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First Responders, especially those whose task is life (EMS, fire) have in their training curricula to look for medical IDs. The scan is for something with the STAR OF LIFE (see below) and not the Red Cross.
Originally, according to the Bible, Nehushtan was a metal serpent mounted on a staff that Moses had made, by God’s command, to cure the Israelites of snake bites while wandering in the desert. (Numbers 21:8-9)
Below is a text excerpt from the USA’s Nationial Highway Traffic Safety Administration’s (NHTSA) Office of Emergency Medical Service (ems.gov) STAR OF LIFE web page (EMS Star of Life):
It is appropriate that Emergency Medical Services (EMS) be distinctively identified for the benefit of not only EMS providers but also their patients and the general public. Recognizing the need for a symbol that would represent this critical public service and be easily recognized by all, the National Highway Traffic Safety Administration (NHTSA) created the “Star of Life” and holds priority rights to the use of this registered certification mark.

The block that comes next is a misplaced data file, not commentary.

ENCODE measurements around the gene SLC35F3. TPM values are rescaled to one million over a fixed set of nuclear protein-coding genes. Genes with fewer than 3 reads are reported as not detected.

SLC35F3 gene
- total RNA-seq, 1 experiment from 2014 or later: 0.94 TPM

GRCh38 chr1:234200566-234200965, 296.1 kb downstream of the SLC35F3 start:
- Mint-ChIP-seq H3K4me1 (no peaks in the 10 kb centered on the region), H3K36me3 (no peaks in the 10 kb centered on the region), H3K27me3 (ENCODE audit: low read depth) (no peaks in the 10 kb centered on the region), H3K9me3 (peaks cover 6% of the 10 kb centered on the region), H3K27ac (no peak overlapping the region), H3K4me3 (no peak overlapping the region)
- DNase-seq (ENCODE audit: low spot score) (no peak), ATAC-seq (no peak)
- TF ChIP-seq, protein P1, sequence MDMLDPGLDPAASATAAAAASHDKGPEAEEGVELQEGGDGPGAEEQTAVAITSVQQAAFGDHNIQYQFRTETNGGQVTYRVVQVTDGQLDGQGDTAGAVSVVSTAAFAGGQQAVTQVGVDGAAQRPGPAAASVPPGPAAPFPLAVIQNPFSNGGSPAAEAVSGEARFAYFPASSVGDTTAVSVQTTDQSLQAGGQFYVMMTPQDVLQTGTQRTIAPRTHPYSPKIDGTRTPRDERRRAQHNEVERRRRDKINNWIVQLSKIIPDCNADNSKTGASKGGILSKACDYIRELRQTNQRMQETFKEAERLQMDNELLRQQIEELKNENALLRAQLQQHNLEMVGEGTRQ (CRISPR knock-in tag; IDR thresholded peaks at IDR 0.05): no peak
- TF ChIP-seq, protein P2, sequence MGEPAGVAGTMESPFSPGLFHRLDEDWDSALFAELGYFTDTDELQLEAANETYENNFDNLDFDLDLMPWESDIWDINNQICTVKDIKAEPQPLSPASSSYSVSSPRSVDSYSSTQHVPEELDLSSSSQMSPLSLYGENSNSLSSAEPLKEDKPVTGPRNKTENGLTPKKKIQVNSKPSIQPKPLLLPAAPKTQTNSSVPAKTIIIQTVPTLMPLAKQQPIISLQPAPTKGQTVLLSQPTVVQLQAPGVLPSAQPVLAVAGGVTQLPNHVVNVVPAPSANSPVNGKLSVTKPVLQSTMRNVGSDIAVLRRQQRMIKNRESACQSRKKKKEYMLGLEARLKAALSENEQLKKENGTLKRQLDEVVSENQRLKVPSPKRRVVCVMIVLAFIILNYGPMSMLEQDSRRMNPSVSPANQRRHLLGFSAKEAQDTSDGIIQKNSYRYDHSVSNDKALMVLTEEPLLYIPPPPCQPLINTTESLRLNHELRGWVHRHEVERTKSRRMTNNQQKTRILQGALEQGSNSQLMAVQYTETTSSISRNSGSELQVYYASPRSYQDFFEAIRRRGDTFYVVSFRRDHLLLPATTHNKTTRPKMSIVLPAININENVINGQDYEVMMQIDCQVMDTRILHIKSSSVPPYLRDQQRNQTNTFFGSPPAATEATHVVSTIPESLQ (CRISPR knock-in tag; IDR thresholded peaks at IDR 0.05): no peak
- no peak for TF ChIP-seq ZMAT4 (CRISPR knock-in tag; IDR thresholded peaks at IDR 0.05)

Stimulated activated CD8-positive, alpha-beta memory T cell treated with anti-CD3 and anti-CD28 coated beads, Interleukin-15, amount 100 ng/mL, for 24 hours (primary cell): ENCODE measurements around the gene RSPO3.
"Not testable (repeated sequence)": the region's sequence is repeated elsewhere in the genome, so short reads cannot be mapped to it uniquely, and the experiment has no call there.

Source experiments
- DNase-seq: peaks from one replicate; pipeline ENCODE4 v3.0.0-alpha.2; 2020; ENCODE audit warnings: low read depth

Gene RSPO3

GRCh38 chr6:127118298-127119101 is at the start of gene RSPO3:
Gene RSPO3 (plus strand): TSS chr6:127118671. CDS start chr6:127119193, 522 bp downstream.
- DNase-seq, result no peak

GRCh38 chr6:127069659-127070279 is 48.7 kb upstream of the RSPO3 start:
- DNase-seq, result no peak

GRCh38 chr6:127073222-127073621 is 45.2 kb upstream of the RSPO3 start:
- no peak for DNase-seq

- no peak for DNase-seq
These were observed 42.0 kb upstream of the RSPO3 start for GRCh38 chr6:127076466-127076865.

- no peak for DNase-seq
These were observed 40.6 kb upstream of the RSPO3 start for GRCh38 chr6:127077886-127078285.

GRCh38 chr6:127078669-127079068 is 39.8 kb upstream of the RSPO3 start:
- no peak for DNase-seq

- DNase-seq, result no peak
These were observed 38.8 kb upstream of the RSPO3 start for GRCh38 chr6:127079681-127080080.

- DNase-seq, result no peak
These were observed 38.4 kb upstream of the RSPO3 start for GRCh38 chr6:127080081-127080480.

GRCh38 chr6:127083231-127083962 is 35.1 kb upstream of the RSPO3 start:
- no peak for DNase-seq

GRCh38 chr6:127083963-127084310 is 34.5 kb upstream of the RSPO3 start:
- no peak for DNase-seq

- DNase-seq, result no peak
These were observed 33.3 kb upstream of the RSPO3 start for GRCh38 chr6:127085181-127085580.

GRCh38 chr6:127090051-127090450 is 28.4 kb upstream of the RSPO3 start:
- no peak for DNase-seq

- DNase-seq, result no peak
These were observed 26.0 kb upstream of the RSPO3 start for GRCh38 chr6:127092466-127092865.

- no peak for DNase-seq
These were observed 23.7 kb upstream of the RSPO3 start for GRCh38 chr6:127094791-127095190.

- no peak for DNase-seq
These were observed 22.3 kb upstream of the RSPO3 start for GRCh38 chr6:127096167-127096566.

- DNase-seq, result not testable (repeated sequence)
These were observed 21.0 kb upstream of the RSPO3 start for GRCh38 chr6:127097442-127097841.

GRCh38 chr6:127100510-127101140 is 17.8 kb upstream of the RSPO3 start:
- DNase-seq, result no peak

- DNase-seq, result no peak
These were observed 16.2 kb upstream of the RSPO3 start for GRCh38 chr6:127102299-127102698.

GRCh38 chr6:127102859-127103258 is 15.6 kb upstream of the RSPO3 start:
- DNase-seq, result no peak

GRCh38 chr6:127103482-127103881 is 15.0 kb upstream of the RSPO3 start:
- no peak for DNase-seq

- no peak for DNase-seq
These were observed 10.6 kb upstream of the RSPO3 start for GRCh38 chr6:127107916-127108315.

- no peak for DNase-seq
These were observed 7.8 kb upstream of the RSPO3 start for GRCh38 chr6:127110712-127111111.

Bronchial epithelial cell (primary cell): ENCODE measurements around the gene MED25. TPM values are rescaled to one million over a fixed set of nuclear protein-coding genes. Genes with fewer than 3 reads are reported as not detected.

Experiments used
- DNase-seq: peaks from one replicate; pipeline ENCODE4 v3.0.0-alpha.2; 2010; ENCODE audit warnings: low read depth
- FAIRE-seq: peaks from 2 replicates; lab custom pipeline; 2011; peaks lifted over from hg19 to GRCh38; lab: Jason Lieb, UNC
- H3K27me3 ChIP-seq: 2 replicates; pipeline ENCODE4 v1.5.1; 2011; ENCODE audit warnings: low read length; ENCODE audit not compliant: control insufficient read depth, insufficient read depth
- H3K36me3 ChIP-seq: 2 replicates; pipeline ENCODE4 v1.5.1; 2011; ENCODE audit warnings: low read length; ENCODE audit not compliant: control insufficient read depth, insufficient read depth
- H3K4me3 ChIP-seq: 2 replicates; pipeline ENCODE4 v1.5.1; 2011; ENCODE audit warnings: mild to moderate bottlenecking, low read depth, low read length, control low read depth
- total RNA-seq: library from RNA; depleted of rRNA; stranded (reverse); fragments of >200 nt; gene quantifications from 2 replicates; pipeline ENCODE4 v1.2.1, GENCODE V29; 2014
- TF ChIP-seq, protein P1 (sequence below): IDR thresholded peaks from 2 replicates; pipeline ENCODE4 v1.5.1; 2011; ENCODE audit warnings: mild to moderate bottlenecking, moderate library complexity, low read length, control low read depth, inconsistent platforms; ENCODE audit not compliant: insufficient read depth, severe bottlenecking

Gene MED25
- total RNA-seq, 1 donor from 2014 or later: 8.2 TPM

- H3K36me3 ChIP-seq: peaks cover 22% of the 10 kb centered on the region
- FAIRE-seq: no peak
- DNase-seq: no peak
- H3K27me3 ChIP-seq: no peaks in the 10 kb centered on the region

Adapted from the personal Medical Identification Symbol of the American Medical Association, each bar on the “Star of Life” represents one of six EMS functions. The functions include:
- On-Scene Care,
- Care in Transit,
- Transfer to Definitive Care
The serpent and staff in the symbol portray the staff of Asclepius, an ancient Greek physician deified as the god of medicine. Overall, the staff represents medicine and healing, with the skin-shedding serpent being indicative of renewal.
The “Star of Life” has become synonymous with emergency medical care around the globe. This symbol can be seen as a means of identification on ambulances, emergency medical equipment, patches or apparel worn by EMS providers and materials such as books, pamphlets, manuals, reports, and publications that either have a direct application to EMS or were generated by an EMS organization. It can also be found on road maps and highway signs indicating the location of or access to qualified emergency medical care.
Learn more about how to use the “Star of Life” from the NHTSA “Star of Life” Manual